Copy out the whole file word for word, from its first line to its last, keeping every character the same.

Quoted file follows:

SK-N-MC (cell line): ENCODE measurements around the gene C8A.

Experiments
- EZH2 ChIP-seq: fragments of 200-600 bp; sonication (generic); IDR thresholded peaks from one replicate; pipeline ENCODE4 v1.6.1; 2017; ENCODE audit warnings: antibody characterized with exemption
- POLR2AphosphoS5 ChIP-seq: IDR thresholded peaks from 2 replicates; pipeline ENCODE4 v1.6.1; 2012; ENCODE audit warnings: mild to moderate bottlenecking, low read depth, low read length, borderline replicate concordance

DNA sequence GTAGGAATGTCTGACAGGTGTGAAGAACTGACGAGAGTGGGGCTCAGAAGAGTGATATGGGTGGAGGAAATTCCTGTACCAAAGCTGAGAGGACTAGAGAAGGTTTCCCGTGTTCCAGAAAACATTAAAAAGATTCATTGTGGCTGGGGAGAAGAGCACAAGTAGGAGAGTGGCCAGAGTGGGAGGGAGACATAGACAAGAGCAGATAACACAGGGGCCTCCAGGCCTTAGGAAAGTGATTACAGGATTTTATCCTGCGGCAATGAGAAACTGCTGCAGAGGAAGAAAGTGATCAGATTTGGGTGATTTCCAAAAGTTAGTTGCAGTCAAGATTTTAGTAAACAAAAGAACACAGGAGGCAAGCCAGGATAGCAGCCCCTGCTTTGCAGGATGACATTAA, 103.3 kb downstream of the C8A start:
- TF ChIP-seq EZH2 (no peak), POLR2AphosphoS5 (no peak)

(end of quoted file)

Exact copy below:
SK-N-MC (cell line): ENCODE measurements around the gene C8A.

Experiments
- EZH2 ChIP-seq: fragments of 200-600 bp; sonication (generic); IDR thresholded peaks from one replicate; pipeline ENCODE4 v1.6.1; 2017; ENCODE audit warnings: antibody characterized with exemption
- POLR2AphosphoS5 ChIP-seq: IDR thresholded peaks from 2 replicates; pipeline ENCODE4 v1.6.1; 2012; ENCODE audit warnings: mild to moderate bottlenecking, low read depth, low read length, borderline replicate concordance

DNA sequence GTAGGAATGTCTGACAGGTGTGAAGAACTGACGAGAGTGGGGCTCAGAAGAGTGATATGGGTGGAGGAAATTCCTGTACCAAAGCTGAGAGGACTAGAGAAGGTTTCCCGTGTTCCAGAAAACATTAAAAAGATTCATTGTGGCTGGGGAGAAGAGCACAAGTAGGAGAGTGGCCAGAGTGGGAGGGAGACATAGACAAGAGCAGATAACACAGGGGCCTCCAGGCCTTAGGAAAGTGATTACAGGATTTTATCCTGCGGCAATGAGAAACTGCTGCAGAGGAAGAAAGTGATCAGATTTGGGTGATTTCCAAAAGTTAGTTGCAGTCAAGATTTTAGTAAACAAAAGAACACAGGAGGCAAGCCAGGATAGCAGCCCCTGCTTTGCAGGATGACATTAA, 103.3 kb downstream of the C8A start:
- TF ChIP-seq EZH2 (no peak), POLR2AphosphoS5 (no peak)